• Consumers’ mean rating 13.5/15 (90%): “helpful” (female, age 65 years)
  • Health professionals and researchers’ mean rating 11/15 (73%): “All patients with breast cancer get this information at the time of their diagnosis” (female, age 54 years)

Medication adherence and side effects

Hot flushes

“If you are experiencing hot flushes at night, give a cool shower right before bed a go and see if that helps!”
  • Consumers’ mean rating 12/15 (80%): “aware this is a side effect especially of hormonal treatment” (female, age 65 years)
  • Health professionals and researchers’ mean rating 10/15 (67%): “‘Have a cold shower’ I’m not sure that cold showers will be popular??” (Male, age 51 years); “‘Wording not good – suggest’...taking a cool shower just before going to bed might help’ or something similar” (female, age 54 years)

Physical activity

Counting steps

“Apps, watches or other step counters can help with tracking your steps each day - The World Health Organisation recommends 10,000 steps per day. How many do you usually do [preferred name]?”
  • Consumers’ mean rating 11.5/15 (77%): “While the message is clear, I don’t think I need to receive it. Messages like these are not personal and supportive. Just that not everyone has apps, younger generation like my daughter does, with her fitbit she tracks steps. I don’t have one. A message like 30 mins (walking) of exercise 3-5x a week is recommended, how often do you exercise” (female, age 45 years)
  • Health professionals and researchers’ mean rating 15/15 (100%): “should there be a link [or] reasoning why useful for [Breast Cancer Institute] patient” (female, age 38 years)

Deleted. Consumer’s suggestion is referring to another message she evaluated, which is included in the final message bank.

Portion sizes

“Hey [preferred name], some people eat too much of a good thing. As a general rule - it\'s good to keep portion sizes around the size of your fist”
  • Consumers’ mean rating 13.5/15 (90%): “Good information” (female, age 50 years)
  • Health professional and researchers’ mean rating 11.5/15 (77%): “Could delete. Fruit and veg portions is larger than fist” (female, age 31 years)

Social and emotional well-being

Setting goals for self-care

“Hi [preferred name], setting aside time for yourself in your diary or on your phone can make it easier to stick to - whether it’s a walk, yoga or just reading a good book, treat yourself to some \'you\' time”
  • Consumers’ mean rating 12.33/15 (82%): “resources need to be more available. [they are] not always in a prominent place. These resources would have helped - had to really search.” (female, age 65 years)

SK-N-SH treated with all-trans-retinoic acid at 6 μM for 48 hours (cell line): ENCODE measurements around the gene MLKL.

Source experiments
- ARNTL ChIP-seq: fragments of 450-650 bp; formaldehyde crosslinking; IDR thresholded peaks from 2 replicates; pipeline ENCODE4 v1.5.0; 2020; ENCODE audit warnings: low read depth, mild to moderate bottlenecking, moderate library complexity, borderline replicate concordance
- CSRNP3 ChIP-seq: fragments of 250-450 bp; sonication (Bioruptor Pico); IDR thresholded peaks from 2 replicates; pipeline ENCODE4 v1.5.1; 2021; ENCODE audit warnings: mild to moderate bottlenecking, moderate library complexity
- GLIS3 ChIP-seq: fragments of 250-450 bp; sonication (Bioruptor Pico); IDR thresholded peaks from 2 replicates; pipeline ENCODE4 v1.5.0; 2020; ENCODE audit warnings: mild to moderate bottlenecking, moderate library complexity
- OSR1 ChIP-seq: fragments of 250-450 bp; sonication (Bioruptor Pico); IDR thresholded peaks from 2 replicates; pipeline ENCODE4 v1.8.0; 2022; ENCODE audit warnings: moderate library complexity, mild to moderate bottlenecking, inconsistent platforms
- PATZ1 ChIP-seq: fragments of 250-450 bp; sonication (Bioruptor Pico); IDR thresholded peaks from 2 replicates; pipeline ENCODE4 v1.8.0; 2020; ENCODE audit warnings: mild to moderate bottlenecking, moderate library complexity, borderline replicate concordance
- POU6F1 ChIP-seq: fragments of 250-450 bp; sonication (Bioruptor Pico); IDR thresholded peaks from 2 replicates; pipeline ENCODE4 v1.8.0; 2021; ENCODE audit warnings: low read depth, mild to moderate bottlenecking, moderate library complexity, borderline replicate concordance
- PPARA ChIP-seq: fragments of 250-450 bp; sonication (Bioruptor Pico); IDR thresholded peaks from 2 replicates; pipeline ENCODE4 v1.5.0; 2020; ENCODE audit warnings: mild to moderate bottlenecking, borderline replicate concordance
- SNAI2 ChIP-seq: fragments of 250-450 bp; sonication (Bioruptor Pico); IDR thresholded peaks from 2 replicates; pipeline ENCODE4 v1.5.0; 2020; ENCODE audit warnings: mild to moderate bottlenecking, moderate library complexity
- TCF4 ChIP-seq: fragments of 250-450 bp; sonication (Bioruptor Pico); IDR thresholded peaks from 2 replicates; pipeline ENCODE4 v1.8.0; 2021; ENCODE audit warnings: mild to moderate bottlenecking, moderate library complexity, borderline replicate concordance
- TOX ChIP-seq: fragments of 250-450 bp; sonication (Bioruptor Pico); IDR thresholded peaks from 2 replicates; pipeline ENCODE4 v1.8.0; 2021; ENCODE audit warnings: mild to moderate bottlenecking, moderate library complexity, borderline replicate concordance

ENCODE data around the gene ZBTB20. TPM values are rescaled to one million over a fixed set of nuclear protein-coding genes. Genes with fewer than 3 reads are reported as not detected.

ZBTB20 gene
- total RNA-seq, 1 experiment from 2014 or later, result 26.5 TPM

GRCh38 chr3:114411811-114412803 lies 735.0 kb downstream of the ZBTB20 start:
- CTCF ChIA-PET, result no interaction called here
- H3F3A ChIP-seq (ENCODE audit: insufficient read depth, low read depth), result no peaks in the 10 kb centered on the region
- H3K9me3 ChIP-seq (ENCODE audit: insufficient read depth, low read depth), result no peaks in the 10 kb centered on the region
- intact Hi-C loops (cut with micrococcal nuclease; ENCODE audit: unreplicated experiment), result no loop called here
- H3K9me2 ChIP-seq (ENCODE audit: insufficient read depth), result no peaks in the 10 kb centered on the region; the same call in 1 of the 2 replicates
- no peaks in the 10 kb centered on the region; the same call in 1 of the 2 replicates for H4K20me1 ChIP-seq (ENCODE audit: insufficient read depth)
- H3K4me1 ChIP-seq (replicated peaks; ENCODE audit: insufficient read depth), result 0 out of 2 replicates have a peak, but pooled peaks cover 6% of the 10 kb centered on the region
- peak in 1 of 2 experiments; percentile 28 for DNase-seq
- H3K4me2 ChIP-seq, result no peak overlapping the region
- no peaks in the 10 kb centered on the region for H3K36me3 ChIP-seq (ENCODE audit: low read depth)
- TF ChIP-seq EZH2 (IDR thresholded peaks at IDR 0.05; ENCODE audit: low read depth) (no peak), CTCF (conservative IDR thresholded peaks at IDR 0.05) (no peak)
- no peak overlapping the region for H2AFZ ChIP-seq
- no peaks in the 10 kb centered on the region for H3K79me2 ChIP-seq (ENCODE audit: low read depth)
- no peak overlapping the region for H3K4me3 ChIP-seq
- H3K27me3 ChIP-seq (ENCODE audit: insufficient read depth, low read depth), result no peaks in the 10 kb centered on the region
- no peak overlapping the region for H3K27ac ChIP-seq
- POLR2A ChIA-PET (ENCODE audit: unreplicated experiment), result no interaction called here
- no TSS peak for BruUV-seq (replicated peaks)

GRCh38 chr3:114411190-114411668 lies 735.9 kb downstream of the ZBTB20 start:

• Health professionals and researchers’ mean rating 10/15 (67%): “This message seems too busy. I would simplify. Maybe make into 2 messages as you are tapping into 2 different ideas: regular practice and ‘me time’. I would separate.” (female, age 55 years)


Oral interview feedback from consumers (n=3) and free-text feedback from the citizen collaborator revealed three important themes for consideration in message refinement: prevention of loneliness, impacts of treatment and medication side effects, and motivation to exercise. Example quotes for each theme are presented in Textbox 1. Feedback also revealed that the term journey was polarizing. For example, a consumer stated, “Many women don’t like the word journey. Could use breast cancer experiences instead” (female, age 41 years), and a health professional’s feedback mirrored this sentiment: “some people don’t like the word journey, maybe consider alternative eg experience” (female, age 62 years). Therefore, journey was replaced with the term experience throughout. Consumers also felt that messages relating to alcohol and cooking food on a barbeque were not appropriate in some cultures. For example, a consumer stated, “I heard the BBQ is not good for cancer people because when protein and oil getting burnt...burnt food is no good for cancer” and later explained, “here is one about limit[ing] alcohol. It’s a good message but some people when they read that message, even they don’t want to drink alcohol. Some people read it and they might think ‘oh maybe I can drink alcohol’” (consumer, female, age 50 years). All messages about alcohol were deleted, and the word BBQ was replaced with a suggestion to bake the food.

Consumer and citizen collaborator message content themes and quotes.

Theme 1: Prevention of Loneliness and Isolation

The messages [that] give information, give some encouragement because after treatment, I stayed home and I felt very lonely.
[Consumer, female, age 50 years]

Theme 2: Impact of Side Effects

I was slowly recuperating pretty good, but I’m still not over it yet, it’s been over 12 months...Tiredness, sometimes I can’t do housework.
[Consumer, female, age 76 years]
Fatigue was huge. And it would always hit you sort of 2, 3 o’clock in the afternoon.
[Consumer, female, age 56 years]

Theme 3: Motivation for Exercise

have an exercise buddy or just a friend that you meet to go and have a walk with or walk your dog...just go I’m meeting so and so and we’re going to do this today, and it’s like keeping an appointment
[Consumer, female, age 56 years]
[My smartwatch] counted the amount of steps I did every it would tell me how many kilometres I had done. It gives you this sense of achievement at the end of the week.
[Consumer, female, age 56 years]
One thing you could add is a reminder that finding time to exercise and eat healthy can be really hard when you struggle with fatigue, but that it will actually help give you more energy.
[Citizen collaborator, female, age 30 years]
after’s been 3 years...but still pain and the scar is hard. When I’m moving it feels hard [tight]. The doctor said more exercises, stretch and do some physical therapy.
[Consumer, female, age 50 years]